You will find that simply compying the HTML table as a whole get's ou into troube. Go and try to drop the copied content into Excel.
See, Excel does not understand this. It presumably dropped all the data into one column.
Solution though is easy:
- Open Word (yes, Word) on your PC.
- Drop the copied data table from Worldsalaries into an empty page.
- If you copied the whole HTML table, this should now show you the table in Word.
The reason why we do this is that HTML has a lot of hidden commands, which makes it difficult for Excel to understand (though, go try it). Anyway, Word "transforms" the table a bit.
Goal: Getting to a "controlled" spreadsheet
In this tutorial we do everything in Word. What we need to get now, what you always need is a "controlled spreadsheet". Controlled means that you reduce the information and throw away all the markers, text elements, etc. you don't need.
- We want a table where we have the countries in the first column and the numbers in the second column. Note that in this particular example they used two different lists of average salaries. This is kind of nice, but confusing. We simply take the first one here - yes, it cut's a bit of the depth but that can be discussed in the article. I a simple chart that level of detail is too much. After all, we can dig into how they got to these numbers in the future. Here we simply do a first examination.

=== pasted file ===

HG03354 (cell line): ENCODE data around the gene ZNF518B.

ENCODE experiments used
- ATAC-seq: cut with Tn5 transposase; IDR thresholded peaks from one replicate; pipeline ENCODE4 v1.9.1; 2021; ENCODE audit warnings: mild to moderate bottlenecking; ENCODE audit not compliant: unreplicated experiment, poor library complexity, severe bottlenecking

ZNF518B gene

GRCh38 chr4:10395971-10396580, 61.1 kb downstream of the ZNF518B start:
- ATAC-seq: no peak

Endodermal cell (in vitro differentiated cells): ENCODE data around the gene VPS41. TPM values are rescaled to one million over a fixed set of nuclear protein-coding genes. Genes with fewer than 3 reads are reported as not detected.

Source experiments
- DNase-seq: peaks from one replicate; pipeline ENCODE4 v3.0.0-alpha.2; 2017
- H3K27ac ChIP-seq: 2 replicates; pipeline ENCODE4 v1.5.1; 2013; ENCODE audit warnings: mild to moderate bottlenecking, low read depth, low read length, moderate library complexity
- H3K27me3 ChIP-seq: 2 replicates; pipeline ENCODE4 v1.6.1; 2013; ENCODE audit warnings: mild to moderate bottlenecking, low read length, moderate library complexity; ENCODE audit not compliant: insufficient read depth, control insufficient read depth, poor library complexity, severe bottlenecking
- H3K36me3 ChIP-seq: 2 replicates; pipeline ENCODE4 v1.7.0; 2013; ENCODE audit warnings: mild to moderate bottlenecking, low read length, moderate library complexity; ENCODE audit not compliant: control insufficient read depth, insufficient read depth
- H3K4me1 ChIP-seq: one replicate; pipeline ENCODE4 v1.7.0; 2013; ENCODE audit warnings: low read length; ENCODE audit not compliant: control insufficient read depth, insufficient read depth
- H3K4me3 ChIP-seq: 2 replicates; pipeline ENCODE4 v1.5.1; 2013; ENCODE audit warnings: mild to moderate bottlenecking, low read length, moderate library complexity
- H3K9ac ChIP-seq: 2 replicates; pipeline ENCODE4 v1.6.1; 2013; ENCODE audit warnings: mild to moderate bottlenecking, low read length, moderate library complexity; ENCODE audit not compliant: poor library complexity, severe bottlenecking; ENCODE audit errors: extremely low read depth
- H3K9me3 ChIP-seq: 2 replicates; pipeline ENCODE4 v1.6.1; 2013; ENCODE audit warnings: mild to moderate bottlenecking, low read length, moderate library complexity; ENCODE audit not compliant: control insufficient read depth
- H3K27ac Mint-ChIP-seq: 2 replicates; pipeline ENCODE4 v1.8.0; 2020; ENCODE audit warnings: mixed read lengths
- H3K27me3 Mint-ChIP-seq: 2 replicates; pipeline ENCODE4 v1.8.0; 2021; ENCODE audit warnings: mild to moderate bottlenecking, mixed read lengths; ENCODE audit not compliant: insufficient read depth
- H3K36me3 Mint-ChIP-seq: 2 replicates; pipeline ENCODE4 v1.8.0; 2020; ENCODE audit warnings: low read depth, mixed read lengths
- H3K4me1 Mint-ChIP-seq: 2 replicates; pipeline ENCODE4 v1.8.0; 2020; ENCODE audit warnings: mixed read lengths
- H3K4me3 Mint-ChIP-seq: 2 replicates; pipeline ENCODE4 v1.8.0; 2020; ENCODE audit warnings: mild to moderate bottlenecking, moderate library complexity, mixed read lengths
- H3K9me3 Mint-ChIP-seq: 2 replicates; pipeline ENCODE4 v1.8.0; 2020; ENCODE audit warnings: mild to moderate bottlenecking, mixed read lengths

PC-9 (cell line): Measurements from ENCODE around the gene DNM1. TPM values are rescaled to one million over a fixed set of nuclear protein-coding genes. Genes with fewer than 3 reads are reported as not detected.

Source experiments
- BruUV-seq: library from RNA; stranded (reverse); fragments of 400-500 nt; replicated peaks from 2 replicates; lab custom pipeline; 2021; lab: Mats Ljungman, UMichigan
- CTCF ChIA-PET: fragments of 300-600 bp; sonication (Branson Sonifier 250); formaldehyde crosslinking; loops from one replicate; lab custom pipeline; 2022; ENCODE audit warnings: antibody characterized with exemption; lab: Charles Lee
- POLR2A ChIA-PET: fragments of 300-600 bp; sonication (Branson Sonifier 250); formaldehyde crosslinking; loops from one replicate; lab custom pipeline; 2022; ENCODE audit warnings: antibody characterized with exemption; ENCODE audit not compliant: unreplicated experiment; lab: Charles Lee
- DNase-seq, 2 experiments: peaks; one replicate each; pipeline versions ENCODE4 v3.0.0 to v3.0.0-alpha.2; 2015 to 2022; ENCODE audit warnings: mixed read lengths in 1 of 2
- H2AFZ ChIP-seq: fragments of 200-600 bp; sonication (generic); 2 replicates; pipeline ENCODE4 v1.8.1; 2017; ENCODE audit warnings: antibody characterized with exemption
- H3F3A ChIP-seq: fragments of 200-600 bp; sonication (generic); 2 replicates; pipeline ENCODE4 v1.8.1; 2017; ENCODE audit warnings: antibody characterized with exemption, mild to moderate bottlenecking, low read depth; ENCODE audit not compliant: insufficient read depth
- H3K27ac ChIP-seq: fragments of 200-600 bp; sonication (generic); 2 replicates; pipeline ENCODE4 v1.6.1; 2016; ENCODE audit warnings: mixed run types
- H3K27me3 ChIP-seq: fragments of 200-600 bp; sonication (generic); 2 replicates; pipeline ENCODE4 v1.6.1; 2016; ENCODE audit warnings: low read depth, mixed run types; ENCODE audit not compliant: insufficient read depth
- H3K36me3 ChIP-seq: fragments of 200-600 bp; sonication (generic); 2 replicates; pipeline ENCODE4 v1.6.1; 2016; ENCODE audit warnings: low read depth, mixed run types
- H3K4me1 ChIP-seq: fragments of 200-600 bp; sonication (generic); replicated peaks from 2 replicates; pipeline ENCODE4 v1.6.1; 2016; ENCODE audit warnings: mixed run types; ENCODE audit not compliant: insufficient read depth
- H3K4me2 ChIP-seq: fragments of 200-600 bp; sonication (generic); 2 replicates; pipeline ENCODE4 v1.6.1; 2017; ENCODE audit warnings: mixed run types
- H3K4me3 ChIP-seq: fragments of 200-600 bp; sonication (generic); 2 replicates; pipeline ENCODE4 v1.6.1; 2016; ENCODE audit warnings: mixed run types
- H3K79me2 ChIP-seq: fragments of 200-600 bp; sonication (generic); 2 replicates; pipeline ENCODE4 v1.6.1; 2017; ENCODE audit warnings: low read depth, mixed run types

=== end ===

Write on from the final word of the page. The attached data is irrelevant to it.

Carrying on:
- Then, the PPP that in the column. What does that mean? PPP stands for "Purchasing Power". This is a way to make salaries in different countries and currencies somehow comparable - here everthing is in Dollars. For comparison, this is great.